It’s too expensive. True, exhibiting at a tradeshow is likely to make an impact on your marketing dollars. But it’s a proven way to keep the cost of your lead acquisition much lower than the typical sales call. Yes, there are some businesses that do it differently and have written off tradeshows, but if it works for you, there’s no reason to quit as long as you’re able to get a good return on that investment.
Your booth does not accurately represent your brand and the graphic messaging is cluttered and/or unclear.
You don’t have a lead management system in place that all participants understand and know how to use.
You only plan to exhibit at one show this year. It may be a great show that perfectly fits your audience. But if you only do one show, you’re missing a lot of potential customers at other shows. Stats show that nearly 4 out of 10 attendees are first-timers and 46% of attendees are only going to that one show.
You’re not interested in or willing to network. People like to meet face-to-face, and tradeshows are a great place to spend time with people in the industry that can give you insight into other areas of your industry.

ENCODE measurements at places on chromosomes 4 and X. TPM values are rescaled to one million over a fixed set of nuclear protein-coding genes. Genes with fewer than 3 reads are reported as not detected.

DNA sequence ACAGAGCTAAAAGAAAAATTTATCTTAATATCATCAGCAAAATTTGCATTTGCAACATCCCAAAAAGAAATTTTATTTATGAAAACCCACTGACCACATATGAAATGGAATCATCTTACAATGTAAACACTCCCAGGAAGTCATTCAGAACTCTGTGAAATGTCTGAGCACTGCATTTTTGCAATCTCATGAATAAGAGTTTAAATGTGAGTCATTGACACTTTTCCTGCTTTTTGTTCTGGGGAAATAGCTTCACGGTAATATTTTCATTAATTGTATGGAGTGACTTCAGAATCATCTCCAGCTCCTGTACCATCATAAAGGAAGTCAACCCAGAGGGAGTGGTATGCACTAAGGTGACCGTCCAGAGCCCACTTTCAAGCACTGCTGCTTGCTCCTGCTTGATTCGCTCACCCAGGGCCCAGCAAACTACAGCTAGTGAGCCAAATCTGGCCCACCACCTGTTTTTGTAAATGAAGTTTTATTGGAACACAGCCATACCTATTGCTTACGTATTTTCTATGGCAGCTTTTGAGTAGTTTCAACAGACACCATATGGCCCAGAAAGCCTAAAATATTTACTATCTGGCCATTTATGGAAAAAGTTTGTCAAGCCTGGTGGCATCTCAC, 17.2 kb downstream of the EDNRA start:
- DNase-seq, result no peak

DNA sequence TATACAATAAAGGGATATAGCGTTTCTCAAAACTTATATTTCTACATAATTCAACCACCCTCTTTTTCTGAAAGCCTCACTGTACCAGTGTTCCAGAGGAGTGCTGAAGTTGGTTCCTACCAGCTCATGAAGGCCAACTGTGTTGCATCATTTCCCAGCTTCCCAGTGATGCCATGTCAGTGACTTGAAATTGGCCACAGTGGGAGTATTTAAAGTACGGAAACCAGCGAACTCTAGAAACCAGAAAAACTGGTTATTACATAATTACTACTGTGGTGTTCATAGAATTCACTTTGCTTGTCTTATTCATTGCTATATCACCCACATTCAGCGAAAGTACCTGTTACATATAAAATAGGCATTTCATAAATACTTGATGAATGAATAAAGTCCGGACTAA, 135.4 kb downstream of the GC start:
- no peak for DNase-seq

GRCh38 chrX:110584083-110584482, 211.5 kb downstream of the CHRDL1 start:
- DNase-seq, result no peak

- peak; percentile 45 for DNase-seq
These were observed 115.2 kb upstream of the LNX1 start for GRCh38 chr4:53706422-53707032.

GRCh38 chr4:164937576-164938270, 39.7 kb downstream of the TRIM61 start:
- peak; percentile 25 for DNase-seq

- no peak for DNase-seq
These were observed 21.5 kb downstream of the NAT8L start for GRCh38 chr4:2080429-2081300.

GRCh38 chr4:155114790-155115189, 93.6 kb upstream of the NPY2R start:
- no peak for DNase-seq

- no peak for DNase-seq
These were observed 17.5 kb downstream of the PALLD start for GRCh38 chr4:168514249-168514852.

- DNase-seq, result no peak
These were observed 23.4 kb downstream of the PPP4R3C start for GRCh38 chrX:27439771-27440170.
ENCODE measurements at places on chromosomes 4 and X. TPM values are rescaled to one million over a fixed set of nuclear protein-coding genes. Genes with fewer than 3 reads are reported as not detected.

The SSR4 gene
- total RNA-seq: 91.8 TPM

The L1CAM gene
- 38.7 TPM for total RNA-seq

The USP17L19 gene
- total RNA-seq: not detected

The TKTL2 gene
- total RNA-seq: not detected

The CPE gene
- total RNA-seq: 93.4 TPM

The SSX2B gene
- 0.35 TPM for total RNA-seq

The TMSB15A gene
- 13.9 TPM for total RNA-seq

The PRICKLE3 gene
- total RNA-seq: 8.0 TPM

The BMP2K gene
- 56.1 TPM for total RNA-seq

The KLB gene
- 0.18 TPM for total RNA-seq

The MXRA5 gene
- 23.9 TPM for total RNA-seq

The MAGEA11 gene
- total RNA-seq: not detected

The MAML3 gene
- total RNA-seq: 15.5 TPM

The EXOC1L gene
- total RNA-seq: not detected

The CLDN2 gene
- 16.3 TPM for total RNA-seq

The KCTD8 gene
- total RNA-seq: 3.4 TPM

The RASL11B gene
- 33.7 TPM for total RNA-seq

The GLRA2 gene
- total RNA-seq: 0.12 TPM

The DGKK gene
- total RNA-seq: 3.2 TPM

You don’t realize that many exhibitors do NOT bring their “A” game. Face it, we’re all human. Many of your competitors are not going to do their due diligence and train their staff, do pre-show marketing, have a great product or know how to generate leads well. If you can do those things even marginally better than average, you’re going to succeed more than your neighbors. If you do all of those things very well, you’ll probably run laps around them.
Perhaps if you can overcome these reasons not to exhibit, you’ll find a lot of great reasons TO be setting up a booth and pitching your products and services. But it comes down to you.
I hadn’t seen more than a couple of tradeshow memes until I stumbled across a Tumblr by Anders Boulanger, otherwise known as Anders the TradeshowInfotainer, called simply TradeshowMemes. There are some great ones there, but if you poke around the corners of the internet, there are quite a few out there. So let’s have a little fun and go through a few here:
Want to make some on your own? Check out MemeGenerator and see what you can come up with. And be sure to share!